Edited by Alan Bogg, Cathryn Costello and A. C.L. Davies
Chapter 6: The role of the Court of Justice in labour law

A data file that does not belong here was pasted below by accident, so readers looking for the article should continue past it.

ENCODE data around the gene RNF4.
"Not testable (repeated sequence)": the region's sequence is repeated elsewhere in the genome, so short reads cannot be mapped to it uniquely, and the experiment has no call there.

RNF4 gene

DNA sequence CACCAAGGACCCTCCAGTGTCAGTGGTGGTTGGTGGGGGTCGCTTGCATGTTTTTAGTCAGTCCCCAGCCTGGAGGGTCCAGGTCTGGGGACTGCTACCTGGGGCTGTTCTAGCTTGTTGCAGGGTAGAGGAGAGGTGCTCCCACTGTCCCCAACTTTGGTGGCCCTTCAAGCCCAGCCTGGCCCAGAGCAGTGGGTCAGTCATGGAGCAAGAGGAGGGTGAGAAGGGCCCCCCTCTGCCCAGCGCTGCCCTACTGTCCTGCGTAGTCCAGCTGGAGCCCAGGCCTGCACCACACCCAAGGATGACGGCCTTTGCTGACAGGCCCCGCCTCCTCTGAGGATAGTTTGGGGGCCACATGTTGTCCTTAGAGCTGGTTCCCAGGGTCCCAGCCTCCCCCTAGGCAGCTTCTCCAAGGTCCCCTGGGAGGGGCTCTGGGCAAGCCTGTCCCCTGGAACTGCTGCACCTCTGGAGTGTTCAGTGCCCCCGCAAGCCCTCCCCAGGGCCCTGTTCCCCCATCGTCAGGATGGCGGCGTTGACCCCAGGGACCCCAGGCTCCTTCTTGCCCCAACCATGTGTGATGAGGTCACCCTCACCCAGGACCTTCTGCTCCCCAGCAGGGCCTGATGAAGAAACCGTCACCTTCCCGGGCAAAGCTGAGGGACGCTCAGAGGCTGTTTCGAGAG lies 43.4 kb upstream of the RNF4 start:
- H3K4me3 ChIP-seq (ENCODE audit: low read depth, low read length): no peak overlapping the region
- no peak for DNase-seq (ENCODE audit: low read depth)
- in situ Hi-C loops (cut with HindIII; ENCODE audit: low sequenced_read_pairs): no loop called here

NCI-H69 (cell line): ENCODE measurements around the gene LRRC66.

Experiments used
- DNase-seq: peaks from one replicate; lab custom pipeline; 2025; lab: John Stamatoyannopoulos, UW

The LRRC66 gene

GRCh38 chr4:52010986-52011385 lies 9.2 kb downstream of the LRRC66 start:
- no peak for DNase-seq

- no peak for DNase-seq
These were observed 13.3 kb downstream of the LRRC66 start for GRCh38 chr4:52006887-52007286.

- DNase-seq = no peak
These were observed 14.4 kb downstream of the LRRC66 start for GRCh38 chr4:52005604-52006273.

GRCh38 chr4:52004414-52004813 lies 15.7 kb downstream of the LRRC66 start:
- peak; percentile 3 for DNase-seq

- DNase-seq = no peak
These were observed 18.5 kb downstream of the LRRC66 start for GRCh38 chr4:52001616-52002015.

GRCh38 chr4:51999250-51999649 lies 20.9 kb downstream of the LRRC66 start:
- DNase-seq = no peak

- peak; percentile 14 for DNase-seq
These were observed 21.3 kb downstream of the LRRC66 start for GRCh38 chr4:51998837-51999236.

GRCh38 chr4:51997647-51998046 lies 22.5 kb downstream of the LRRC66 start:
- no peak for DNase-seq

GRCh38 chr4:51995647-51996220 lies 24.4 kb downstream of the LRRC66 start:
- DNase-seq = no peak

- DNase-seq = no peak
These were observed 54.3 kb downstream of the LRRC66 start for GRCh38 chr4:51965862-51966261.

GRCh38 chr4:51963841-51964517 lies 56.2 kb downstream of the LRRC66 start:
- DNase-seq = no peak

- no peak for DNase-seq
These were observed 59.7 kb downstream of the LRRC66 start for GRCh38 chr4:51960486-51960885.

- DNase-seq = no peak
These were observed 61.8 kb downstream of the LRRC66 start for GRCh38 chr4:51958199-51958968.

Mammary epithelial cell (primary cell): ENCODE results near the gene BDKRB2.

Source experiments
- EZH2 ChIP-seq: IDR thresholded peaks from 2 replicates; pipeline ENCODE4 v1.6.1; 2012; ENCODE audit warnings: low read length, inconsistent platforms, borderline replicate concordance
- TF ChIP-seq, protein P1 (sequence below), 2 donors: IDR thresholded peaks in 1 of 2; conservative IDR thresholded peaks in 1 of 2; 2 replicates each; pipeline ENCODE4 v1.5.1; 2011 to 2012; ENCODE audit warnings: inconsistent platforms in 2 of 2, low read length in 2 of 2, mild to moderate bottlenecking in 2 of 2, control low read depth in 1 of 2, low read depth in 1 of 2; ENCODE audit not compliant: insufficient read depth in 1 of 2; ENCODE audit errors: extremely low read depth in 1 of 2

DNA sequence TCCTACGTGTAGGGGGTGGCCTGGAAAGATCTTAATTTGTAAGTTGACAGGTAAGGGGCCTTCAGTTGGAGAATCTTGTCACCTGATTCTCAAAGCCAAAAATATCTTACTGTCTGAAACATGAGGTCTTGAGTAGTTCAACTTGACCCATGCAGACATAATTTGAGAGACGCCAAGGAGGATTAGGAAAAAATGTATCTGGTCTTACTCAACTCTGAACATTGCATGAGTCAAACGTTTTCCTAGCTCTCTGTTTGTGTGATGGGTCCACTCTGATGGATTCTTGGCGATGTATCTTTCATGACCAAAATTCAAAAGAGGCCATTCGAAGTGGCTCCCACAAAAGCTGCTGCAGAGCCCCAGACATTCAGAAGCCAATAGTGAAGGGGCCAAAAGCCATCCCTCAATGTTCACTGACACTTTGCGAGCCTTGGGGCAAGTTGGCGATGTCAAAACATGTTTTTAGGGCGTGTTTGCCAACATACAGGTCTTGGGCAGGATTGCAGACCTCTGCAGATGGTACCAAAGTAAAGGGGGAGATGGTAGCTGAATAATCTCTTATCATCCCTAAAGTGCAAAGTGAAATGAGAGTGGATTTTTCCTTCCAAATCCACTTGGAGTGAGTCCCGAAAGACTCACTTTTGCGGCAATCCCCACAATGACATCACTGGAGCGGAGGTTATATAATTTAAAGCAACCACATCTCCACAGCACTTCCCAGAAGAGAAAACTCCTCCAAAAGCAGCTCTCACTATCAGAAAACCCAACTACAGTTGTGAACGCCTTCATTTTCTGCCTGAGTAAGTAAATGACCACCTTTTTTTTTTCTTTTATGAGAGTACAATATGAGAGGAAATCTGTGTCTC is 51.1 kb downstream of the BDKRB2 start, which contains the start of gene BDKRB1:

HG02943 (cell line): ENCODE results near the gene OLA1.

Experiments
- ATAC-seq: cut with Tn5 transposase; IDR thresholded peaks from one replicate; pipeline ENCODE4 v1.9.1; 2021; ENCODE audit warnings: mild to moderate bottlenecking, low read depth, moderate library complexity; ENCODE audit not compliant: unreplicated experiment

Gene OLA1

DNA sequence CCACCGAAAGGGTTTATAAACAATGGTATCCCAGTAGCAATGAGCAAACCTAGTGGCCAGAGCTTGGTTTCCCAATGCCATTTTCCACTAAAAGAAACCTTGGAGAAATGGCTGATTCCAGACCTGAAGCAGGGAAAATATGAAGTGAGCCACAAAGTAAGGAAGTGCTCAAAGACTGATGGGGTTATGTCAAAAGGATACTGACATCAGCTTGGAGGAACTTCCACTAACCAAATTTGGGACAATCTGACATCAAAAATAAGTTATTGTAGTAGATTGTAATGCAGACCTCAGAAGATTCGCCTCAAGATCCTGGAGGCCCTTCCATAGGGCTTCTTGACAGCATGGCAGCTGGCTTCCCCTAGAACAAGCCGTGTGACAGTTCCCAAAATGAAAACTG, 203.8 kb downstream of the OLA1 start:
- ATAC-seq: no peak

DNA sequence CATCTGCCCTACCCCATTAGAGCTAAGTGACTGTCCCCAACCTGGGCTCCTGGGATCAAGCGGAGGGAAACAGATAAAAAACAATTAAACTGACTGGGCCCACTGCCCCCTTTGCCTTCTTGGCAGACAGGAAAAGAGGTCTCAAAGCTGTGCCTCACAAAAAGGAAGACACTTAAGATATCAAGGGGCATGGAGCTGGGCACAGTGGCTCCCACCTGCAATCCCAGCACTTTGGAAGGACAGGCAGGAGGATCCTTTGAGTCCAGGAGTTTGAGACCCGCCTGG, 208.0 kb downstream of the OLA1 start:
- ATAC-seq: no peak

In this chapter, we explore the role of the Court of Justice in the development of EU labour law. We begin by offering a historical overview of the Court’s case-law, divided into two loosely defined phases. In the first phase, which we characterise as a period of ‘expansion’, we trace developments from the Defrenne II ruling in 1976 to the late 1990s, looking at the Court’s role as a significant driver of European integration through its rulings in both equality law and labour law. The second phase begins with the entry into force of the Treaty of Amsterdam in 1999 and the proclamation of the EU Charter of Fundamental Rights in 2000, and brings the discussion to the present day. In this phase, we note ways in which EU labour law has been both ‘shrinking’ and ‘deepening’. The ‘deepening’ claim reflects the emergence of fundamental rights and a stronger Treaty basis for equality law as giving greater normative ‘backbone’ to at least some labour rights claims. But this has been accompanied by some ‘shrinking’ in the sense that the onward march of labour law in the Court’s jurisprudence has been slowed by competing employer claims based on internal market law and by broader economic considerations, particularly during the crisis.
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